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Robert Abbott
Robert Abbott
Articles (589)  | Author's Website |

Strategic Value Investing: Bottom-Up or Top-Down?

Two approaches to narrowing down the infinite list of investment opportunities

August 08, 2019

If we want to make good investing decisions, we must be well informed, not only about the company we’re evaluating but also about the environment in which it operates. Specifically, we should understand the state of its industry and the broader economy.

That idea came from the authors of the 2014 book, "Strategic Value Investing: Practical Techniques of Leading Value Investors," Stephen Horan, Robert R. Johnson and Thomas Robinson. As they wrote, “Companies do not operate in isolation, and sound investment decisions are not made in isolation.”

So how do we go about analyzing these three pillars of an investment asset? By taking one of two approaches to an integrated analysis: top-down or bottom-up. The authors provided this graphic to illustrate:

Strategic Value Investing top-down bottom-up

They summarized the information this way:

“A top-down investor first analyzes the economy as a whole, then industries, and finally tries to identify firms within the selected industry expected to outperform rivals relative to expectations. From a value investor’s perspective you must also determine whether these companies are a good value relative to other potential investments. A bottom-up investor first identifies companies and then considers industry and economy-wide dynamics when deciding whether or not to invest. Central to each methodology is a consideration of the broader economy and industry, as well as an analysis of the individual firm.”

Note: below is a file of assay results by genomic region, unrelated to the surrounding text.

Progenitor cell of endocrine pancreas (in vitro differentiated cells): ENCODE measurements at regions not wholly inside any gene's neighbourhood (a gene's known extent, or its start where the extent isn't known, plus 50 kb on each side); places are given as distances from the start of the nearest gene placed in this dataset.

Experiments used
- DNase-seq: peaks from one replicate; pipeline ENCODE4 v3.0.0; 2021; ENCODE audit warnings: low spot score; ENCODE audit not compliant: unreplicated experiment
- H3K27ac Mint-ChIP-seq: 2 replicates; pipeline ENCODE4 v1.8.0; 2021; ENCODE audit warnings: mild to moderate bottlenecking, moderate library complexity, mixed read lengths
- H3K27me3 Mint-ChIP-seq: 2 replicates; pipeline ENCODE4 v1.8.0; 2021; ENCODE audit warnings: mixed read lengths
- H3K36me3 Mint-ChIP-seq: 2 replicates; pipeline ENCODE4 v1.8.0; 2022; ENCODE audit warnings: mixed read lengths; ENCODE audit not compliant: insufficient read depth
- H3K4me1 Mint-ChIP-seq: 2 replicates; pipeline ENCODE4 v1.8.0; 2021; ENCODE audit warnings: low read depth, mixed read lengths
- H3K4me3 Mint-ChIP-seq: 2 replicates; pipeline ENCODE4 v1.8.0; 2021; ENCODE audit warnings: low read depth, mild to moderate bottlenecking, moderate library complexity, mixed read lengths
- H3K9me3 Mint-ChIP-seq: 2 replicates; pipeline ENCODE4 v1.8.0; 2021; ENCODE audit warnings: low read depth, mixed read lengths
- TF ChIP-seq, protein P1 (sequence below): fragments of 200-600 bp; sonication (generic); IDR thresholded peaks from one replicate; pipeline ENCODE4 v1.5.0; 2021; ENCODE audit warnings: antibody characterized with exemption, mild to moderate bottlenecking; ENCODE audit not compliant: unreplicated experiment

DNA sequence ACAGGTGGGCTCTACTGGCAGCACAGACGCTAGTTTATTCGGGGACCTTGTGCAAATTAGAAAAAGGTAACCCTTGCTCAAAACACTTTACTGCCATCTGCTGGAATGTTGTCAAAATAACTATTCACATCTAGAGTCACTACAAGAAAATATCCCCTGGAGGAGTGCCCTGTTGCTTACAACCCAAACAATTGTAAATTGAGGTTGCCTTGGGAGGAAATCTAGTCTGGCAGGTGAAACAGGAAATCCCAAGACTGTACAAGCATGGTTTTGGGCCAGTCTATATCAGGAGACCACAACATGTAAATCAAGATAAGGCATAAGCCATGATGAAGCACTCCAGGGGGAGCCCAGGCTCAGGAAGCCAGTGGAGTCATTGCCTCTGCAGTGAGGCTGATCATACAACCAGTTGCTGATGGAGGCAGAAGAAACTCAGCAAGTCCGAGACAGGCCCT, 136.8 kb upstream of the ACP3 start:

Top-down analysis

One of the first analyses done in the top-down approach is to figure out how to allocate all resources in a portfolio context; this much for cash, this amount for fixed income, this much for equities and so on. Interest rates are the main driver of this analysis and, as we know, at least one guru—Warren Buffett (Trades, Portfolio)—takes interest rates very seriously.

He was quoted in a 2017 CNBC article: “The most important item over time in valuation is obviously interest rates," Buffett said last year. "If interest rates are destined to be at low levels... It makes any stream of earnings from investments worth more money. The bogey is always what government bonds yield.”

Also at the top level, investors decide how much they will also allocate to international and to domestic equities.

Having determined those allocations, the search begins for strong (or forecasted to be strong) sectors, which is to say the most promising for investment. With a sector identified, the analysis next turns to industries (the authors define industries as subsets of sectors). Finally, investors search for companies within specific industries.

They do this by looking for attractive companies based on the relationship between valuation and expected performance. For value investors, it means finding promising companies that are selling for less than their intrinsic value.

Top-down investing is quite popular among hedge fund managers, according to an article in The Balance. The article’s shortlist names Ray Dalio (Trades, Portfolio) of Bridgewater Associates, Caxton Associates (Trades, Portfolio) and George Soros (Trades, Portfolio) of Soros Fund Management (at least until it became a “family office” and stopped reporting on its activities).